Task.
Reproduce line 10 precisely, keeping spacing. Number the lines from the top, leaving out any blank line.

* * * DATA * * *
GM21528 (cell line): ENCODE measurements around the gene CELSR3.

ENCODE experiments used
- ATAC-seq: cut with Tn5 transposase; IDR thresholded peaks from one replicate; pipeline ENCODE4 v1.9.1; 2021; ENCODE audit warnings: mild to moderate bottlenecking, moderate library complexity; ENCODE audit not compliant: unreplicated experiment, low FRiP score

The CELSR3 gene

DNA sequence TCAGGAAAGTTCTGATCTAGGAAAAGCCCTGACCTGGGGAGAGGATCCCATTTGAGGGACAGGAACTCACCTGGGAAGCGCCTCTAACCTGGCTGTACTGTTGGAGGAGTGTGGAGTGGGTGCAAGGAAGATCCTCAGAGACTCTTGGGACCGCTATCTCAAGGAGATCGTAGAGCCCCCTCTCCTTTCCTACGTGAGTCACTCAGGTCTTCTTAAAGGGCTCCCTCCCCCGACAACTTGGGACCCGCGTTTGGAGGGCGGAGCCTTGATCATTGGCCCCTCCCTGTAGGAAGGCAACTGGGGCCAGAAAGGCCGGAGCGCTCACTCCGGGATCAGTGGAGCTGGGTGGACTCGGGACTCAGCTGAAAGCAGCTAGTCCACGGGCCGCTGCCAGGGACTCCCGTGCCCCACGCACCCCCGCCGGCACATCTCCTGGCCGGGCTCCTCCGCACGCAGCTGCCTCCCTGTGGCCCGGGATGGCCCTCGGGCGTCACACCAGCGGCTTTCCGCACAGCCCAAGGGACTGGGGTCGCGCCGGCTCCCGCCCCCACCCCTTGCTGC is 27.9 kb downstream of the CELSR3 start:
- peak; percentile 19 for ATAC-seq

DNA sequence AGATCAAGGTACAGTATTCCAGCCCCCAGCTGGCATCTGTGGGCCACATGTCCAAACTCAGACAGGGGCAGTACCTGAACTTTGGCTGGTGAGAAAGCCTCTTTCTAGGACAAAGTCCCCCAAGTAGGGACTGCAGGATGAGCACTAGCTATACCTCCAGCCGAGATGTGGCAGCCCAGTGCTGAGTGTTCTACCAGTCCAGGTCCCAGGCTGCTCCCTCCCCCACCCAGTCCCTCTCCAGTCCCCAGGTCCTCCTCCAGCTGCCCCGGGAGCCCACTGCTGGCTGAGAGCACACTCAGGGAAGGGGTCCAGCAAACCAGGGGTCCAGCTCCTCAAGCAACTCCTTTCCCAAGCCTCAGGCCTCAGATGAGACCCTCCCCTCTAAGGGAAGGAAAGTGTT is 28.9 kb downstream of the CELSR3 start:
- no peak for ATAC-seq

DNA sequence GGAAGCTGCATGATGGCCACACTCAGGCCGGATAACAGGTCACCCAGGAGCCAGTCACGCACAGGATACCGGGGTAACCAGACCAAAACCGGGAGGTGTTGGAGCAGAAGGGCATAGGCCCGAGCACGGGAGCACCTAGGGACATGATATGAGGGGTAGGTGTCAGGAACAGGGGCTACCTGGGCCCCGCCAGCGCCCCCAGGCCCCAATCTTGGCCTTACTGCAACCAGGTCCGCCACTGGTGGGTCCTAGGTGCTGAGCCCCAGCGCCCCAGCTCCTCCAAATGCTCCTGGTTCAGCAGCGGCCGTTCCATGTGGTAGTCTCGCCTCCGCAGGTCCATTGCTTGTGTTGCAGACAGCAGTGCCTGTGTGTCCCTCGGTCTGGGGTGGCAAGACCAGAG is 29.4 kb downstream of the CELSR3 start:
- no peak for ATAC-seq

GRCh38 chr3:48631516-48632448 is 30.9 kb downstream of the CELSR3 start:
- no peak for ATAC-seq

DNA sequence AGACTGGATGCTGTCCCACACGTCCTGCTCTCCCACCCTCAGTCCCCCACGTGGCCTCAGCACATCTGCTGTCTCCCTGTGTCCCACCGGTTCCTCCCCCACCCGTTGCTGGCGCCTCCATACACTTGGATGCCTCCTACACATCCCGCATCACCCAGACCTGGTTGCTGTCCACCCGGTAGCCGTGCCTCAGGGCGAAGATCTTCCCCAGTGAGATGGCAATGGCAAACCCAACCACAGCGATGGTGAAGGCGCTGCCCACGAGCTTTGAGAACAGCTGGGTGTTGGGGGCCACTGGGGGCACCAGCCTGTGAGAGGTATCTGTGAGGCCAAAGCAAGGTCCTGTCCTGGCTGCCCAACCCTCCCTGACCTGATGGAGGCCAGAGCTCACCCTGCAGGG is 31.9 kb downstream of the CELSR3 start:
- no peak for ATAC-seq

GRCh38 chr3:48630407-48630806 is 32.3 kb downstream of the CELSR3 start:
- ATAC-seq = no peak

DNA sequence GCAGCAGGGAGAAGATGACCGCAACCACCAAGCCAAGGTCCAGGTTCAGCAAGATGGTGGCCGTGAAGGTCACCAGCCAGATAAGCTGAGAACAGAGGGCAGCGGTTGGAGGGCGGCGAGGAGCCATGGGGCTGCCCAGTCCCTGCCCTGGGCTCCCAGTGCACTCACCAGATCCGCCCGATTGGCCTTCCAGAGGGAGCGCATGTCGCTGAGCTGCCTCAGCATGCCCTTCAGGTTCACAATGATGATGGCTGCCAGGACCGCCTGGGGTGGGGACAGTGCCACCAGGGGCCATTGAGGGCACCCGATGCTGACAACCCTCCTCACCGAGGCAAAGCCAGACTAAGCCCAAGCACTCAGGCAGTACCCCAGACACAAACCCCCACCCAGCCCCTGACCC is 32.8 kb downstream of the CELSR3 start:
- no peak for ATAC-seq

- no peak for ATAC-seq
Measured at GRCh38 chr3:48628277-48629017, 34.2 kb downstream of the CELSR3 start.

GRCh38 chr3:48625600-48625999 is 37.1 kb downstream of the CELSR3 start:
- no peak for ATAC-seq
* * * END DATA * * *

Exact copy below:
- no peak for ATAC-seq